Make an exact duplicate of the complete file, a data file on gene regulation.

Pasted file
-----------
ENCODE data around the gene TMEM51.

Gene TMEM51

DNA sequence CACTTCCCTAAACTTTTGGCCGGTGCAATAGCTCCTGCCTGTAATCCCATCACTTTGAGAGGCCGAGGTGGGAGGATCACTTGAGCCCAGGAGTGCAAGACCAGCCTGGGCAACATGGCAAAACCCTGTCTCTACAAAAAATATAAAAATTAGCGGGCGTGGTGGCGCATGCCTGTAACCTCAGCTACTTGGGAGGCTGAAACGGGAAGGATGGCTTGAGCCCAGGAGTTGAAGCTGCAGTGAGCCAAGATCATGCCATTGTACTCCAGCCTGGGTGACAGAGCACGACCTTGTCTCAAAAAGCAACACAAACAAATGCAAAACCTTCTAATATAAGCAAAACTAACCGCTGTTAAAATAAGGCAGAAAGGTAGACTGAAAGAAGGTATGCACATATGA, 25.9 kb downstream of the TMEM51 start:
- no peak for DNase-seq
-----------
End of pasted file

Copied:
ENCODE data around the gene TMEM51.

Gene TMEM51

DNA sequence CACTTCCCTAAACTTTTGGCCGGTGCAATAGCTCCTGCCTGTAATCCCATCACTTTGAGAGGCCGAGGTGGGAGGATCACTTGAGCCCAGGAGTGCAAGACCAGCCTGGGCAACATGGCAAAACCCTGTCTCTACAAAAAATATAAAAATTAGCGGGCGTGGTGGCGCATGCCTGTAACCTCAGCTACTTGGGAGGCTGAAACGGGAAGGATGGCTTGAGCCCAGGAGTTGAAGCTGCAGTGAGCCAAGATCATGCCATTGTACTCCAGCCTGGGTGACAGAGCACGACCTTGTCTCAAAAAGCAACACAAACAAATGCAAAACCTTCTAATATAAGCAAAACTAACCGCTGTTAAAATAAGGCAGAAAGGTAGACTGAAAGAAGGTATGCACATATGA, 25.9 kb downstream of the TMEM51 start:
- no peak for DNase-seq